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Hirata v. Southern Nevada Health District

United States District Court, D. Nevada

March 21, 2017

VALERIE HIRATA, et al., Plaintiffs,
v.
SOUTHERN NEVADA HEALTH DISTRICT, et al., Defendants.

          ORDER

          Lloyd D. George United States District Judge

         The defendants-Southern Nevada Health District (Health District), Angus MacEachern, Robert Gunne, Kimberly DiPasquale, and Lawrence Sands-move to exclude the reports and testimony of Dr. Alison Osinski and Dr. Jay Finkleman (ECF Nos. 100, 103), whom the plaintiffs Valerie Hirata, Whitnie Taylor, and Angela Jones designated as expert witnesses. The plaintiffs oppose the motions (ECF Nos. 117, 126). The Magistrate Judge issued a Report and Recommendation that recommends that the motions be granted. The plaintiffs have filed objections to the recommendations (ECF Nos. 166, 167), to which the defendants have filed replies (ECF Nos. 168, 169). After carefully reviewing the motions, the supporting memoranda of points and authorities, the plaintiffs' oppositions, as well as their objections to the Report and Recommendation, and the defendants' replies thereto, and the supporting documents and exhibits submitted by the parties, the Court will adopt the Report and Recommendation, and grant the motions.

         Expert Report and Testimony of Dr. Osinski

          The Magistrate Judge found that “[i]f Osinski's testimony was limited the [sic] quality and thoroughness of the Health District's pool inspections, she would be more than qualified. Osinski's proposed testimony however exceeds the scope of her qualifications.” ECF No. 160, p.4, ll. 3-5. In objecting to the Report and Recommendation, the plaintiffs concede that they did not retain Dr. Osinski as an expert on Human Resources. Rather, they argue that they retained Dr. Osinski “to confirm reasonable pool inspection requirements and whether the large amount of inspection quotas were attainable by pool inspectors.” ECF No. 167, p. 11, ll.16-17. They conclude that the Report and Recommendation is “clearly erroneous to exclude all of [Dr. Osinski's] testimony when he specifically held that she was ‘more than qualified' to opine on inspection related issues.” Initially, the Court must note its agreement with the Magistrate Judge's recommendation to exclude the report and testimony of Dr. Osinski to the extent that she offers opinions on matters outside of her qualifications and expertise. The closer question is whether Dr. Osinski offered expert opinions, within the areas of her expertise and qualifications, that satisfy the admissibility requirements of Fed.R.Evid. 702.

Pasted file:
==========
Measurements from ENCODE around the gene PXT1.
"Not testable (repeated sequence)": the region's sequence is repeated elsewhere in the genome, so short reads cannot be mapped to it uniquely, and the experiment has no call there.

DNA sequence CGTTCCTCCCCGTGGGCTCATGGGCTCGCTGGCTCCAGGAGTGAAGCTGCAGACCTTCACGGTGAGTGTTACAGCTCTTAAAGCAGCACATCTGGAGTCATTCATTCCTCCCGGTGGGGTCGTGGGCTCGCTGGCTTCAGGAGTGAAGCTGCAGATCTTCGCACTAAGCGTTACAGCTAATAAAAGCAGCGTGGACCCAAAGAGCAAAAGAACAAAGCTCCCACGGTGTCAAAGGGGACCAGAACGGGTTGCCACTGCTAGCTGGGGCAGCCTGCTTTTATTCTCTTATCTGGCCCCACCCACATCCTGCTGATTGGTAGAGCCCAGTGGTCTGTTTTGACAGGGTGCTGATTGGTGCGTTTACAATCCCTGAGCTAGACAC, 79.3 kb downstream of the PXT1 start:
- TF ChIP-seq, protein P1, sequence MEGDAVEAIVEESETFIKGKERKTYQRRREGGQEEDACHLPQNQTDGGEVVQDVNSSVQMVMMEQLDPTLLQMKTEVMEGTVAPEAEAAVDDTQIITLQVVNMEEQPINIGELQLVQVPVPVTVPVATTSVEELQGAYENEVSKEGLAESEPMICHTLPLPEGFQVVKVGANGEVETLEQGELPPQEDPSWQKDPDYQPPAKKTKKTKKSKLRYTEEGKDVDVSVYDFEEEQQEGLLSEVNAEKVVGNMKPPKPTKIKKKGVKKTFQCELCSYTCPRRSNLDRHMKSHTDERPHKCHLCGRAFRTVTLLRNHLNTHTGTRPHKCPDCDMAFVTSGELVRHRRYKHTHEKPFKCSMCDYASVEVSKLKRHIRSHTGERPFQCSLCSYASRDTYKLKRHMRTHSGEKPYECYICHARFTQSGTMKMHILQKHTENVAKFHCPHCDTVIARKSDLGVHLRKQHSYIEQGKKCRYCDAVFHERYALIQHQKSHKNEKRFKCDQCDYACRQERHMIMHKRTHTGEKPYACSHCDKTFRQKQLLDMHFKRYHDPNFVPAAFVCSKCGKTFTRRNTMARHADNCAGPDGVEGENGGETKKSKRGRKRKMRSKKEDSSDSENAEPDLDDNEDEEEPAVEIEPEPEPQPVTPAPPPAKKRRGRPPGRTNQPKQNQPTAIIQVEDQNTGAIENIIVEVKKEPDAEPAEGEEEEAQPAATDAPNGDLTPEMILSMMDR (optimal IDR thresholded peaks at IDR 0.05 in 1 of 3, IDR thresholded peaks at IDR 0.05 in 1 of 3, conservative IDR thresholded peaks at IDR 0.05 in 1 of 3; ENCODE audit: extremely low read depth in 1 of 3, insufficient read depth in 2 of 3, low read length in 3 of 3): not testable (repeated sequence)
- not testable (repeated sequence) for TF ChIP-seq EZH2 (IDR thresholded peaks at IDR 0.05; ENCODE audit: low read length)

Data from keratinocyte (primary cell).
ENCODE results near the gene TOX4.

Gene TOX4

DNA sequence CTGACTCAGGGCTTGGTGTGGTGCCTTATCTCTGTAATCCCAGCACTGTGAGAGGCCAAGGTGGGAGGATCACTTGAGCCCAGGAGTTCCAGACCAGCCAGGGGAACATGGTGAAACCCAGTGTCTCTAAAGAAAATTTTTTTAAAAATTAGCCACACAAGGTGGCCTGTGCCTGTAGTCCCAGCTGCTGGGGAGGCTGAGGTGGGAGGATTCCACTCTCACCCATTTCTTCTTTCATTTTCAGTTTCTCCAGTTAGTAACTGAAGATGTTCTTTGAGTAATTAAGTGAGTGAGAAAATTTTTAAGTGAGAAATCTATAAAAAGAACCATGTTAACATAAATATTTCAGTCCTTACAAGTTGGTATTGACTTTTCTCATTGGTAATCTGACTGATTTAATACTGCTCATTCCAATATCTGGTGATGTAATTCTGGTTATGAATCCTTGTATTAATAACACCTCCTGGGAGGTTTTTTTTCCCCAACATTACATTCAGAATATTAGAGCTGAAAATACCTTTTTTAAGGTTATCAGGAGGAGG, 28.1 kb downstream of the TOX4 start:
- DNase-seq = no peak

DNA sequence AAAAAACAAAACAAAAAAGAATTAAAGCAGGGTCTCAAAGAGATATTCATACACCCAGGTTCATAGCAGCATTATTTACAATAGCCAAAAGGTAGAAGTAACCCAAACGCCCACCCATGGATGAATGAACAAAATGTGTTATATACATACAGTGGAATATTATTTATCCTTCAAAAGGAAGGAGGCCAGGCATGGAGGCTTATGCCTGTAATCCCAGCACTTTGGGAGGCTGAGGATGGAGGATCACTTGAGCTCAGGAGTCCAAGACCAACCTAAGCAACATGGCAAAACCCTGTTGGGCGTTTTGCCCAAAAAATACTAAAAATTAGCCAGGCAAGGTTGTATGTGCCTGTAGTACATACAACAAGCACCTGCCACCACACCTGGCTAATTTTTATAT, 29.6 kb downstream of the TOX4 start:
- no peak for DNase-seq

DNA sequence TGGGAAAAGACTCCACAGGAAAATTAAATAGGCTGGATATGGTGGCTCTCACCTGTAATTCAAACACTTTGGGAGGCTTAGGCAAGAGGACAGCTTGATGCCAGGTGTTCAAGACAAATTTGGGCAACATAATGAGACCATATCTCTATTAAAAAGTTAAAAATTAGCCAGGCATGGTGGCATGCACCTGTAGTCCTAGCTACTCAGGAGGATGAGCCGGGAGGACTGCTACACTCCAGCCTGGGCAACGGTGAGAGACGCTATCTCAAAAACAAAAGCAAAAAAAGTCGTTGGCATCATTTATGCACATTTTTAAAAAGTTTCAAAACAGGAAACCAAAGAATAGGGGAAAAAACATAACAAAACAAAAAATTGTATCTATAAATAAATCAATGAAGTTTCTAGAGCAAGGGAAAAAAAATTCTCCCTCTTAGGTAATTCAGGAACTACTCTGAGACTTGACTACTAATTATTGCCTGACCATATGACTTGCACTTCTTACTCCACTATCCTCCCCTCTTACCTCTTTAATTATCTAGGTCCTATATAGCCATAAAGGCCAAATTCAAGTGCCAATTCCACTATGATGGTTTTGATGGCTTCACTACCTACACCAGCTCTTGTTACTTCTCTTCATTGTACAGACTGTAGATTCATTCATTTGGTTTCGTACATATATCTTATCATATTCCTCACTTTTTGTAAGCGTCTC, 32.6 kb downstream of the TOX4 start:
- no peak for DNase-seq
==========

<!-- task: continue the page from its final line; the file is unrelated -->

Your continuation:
Pursuant to Rule 702,

A witness who is qualified as an expert by knowledge, skill, experience, training, or education may testify in the form of an opinion or otherwise if: (a) the expert's scientific, technical, or other specialized knowledge will help the trier of fact to understand the evidence or to determine a fact in issue; (b) the testimony is based on sufficient facts or data; (c) the testimony is the product of reliable principles and methods; and (d) the expert reliably applied the principles and methods to the facts of the case.